Selecting A Guitar Teacher, My Thoughts On Teachers
Sooner or later every guitar player will ask this same question. Should I get a teacher and take guitar lessons or just teach myself? It can happen for a variety of reasons. Usually the person just wants to get better or feels something is missing. When you find yourself in that position, it can be daunting.
Do you really have to worry about carefully selecting a guitar teacher? This is a questions that I am asked time after time. The answer is different for everyone. The best answer for you will depend on what you want to achieve? How good do you want to get? How hard do you want to work? What is it that you want to learn? And where do you live? Thanks to the Internet, this last consideration may become less and less of a factor.
Let's start at the beginning and take some time to examine these questions. Did you notice all the questions above point in the same direction? Where are you going with your music? It really doesn't matter how good you are now or how much you know. These are reasons you seek out a teacher in the first place. The more important questions have to do with what you expect from the experience.
These questions assume one thing. They assume you have a reason for getting an instructor in the first place. Everyone actually does have a reason, even if they don't know it yet. In other words, often times a person is not sure why they are going to an instructor or what they expect from this experience. They just think they will get better if they do this. So they go!
But there are problems with this approach. First, it puts all the responsibilities on the teacher to make sure he (or she) figures out what you want and then supplies instruction that will instill it. Although it is the teacher's responsibility to make sure you get what you pay for, it is not his or her responsibility alone. The correct answer is for both of you to share the responsibilities.
Another problem is you may get better but not in the way you intended. It probably would not be a satisfying experience if a 15 year old started lessons thinking he would learn to play heavy metal, only to go through classical training. He would be learning to play a guitar, but not the way he intended. Most of the time when something like this happens, you can count the days until the person quits. When it happens no one may notice. Often times the student doesn't realizes it for awhile. He just quits!
Why? Because it's not fun (in part). The reality of the situation never measured up with the vision he had when he decided to start. It wasn't at all what he expected. Here is another reaction. A student wants to learn a few chords and nothing more. He is trying to learn just enough to play some very basic rock songs. He takes lessons from a teacher that uses a standard program for everyone. It turns out to be ten times the information the student wanted and it points him in the wrong direction. The result is often the same. The person stops playing.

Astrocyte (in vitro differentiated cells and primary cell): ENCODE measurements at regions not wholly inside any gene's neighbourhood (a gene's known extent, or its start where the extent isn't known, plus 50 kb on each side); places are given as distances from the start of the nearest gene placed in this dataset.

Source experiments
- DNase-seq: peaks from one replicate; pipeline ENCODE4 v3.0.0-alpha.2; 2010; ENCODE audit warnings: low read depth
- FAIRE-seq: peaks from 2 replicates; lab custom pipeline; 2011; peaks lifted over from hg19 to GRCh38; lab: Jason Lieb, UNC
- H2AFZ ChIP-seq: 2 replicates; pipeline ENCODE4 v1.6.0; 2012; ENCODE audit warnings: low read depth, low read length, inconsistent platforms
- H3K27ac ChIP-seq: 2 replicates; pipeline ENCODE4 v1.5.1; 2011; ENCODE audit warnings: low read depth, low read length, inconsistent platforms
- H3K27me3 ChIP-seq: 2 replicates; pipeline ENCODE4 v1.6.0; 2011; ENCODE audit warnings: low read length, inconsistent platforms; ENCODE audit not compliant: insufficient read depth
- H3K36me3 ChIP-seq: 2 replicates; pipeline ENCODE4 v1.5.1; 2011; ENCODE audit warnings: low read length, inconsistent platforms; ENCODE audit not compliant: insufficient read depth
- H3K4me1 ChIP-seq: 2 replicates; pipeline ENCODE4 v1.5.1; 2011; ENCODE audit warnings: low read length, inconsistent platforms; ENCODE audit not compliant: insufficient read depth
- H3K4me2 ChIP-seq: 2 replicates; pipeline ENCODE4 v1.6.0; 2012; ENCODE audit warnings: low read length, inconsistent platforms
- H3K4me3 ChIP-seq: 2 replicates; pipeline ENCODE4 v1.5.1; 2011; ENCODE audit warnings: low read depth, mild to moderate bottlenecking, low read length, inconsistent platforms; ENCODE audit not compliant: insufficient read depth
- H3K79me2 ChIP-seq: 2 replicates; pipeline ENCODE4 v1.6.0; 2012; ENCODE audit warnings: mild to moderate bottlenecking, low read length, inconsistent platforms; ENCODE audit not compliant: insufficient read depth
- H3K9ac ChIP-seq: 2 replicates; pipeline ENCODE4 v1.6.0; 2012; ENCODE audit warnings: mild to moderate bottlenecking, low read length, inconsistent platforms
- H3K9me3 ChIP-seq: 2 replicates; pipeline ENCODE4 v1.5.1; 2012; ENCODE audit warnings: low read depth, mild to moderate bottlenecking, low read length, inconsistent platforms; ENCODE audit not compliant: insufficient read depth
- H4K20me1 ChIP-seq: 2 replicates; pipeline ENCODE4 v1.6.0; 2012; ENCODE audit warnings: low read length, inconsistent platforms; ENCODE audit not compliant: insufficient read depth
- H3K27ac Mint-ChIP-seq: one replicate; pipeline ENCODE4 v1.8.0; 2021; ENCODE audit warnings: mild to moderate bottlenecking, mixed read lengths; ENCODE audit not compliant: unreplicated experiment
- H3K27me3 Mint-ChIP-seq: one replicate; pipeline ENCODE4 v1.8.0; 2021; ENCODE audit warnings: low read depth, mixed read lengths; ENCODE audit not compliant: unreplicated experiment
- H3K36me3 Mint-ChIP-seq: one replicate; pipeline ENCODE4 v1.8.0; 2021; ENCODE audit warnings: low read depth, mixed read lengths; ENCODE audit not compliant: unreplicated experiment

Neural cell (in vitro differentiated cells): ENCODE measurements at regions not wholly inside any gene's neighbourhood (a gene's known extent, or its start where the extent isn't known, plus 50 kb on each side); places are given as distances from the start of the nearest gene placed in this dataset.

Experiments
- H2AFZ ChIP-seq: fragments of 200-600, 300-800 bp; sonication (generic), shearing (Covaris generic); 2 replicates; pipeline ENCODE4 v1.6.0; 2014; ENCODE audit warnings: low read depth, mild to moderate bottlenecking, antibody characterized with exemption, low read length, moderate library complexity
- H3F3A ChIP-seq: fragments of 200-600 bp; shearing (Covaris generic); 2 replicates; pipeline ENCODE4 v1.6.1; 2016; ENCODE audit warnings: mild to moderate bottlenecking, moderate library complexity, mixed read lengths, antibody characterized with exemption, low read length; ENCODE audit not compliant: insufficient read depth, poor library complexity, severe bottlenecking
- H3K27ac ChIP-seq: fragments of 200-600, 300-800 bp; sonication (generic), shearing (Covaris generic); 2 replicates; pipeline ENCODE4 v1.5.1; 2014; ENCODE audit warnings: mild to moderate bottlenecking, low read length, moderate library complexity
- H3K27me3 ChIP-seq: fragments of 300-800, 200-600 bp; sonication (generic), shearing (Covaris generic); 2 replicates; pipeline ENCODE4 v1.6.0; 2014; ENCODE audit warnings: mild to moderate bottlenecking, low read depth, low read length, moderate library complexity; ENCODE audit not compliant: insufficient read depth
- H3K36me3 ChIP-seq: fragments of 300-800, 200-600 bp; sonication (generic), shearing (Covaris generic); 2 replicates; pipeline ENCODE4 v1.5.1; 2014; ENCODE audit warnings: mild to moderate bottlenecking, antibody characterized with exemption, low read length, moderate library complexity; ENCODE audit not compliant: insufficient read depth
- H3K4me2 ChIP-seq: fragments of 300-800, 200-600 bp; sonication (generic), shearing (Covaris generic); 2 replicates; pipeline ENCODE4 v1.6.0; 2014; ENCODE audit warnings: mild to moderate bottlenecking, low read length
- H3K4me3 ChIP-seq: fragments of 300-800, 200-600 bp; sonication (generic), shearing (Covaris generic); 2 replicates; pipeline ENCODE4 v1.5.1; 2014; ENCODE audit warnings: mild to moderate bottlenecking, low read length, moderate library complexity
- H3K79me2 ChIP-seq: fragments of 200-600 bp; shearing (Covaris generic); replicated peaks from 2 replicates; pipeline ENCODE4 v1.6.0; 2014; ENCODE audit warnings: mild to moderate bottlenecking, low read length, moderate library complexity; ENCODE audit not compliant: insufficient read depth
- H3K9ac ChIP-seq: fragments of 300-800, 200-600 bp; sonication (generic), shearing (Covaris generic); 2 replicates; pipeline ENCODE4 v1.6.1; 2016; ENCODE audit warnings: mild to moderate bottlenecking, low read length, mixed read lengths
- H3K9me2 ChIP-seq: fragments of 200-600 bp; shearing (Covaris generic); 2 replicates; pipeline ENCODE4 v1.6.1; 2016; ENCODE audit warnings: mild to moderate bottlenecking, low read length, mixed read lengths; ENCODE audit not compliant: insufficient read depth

It does not matter if we are talking about teenagers or 50 year old Dead Heads. The problems is, if you feed a person information in the wrong way, they don't get it, they don't like it and they stop playing. They never got close to the vision they had for themselves when they got motivated enough to start in the first place. How does this happen? Better yet, how can you avoid this?
Often times a student will pick the wrong avenue to achieve their goals. They know what they wanted when they dreamed up the idea. They just didn't figure out how to get there. There was nothing wrong with the intention. They just didn't get enough of the answers that wanted from the instructor to keep going back.
So what is the right answer? Choose your teacher carefully and figure out before hand what you want. Selecting a teacher is not an easy task. Teachers are all different. They are as diverse as students. They all know a different subset of information. They all have a different perspective. Each teacher holds a mental collection of experiences. This mental collection is made up from life experiences. It is a major component of how a teacher thinks of his or herself. Maybe she has extensive experience in performing, or maybe he has an accreditation from a teaching school. Maybe she taught all the other kids in the neighborhood. Whatever.
Each one learned a different way, had different teachers and different styles of learning. They all teach a little differently too. They all have different ideas of what should be taught and what is the proper way to proceed. They all have individual biases too. Everyone does! Because of their diverse backgrounds, they all have different things to teach. A classical teacher probably won't be able to teach heavy rock lead line construction. He probably doesn't know it because he doesn't play it and doesn't study it.
All teachers have something to teach. They all have something that they know well enough to be able to teach someone. The trick is to find the one that teaches what you want to learn. In order for that to happen, you must have an idea of what you would like to learn. It all comes back to what you want? And for that to be known, you have to have some direction.
You can start with the vision of what you want to do. What drives the whole thing? What do you want? Do you want to play lead guitar? Do you want to play rhythm? Are you just trying to meet someone to date? Maybe you are looking for a combination of skills. Your direction may be to play rhythm but concentrate on Latin music. Or acoustic folk or jazz/rock fusion. Maybe you want to learn how to pick up songs from the radio, no matter what they are playing. Or maybe you want to learn to sight read traditional classical pieces. All of these are good answers. They are all great ways to experience a guitar. But in order to choose a teacher you will benefit if you can at least describe what you want. If you do that, you can zero in on a guitar teacher that can teach it, and raise your expectations.
Remember we go to teachers to get better. You can use a teacher for an extended period or just to pick up some specific skills. Usually if you find a good teacher, you can speed up the process of learning. Teachers can make the subject easier to grasp and quickly turn that information into new musical ability. When you find the right teacher you can jump to a higher degree of confidence and extract more fun from the instrument. It's very cool. They can help a lot!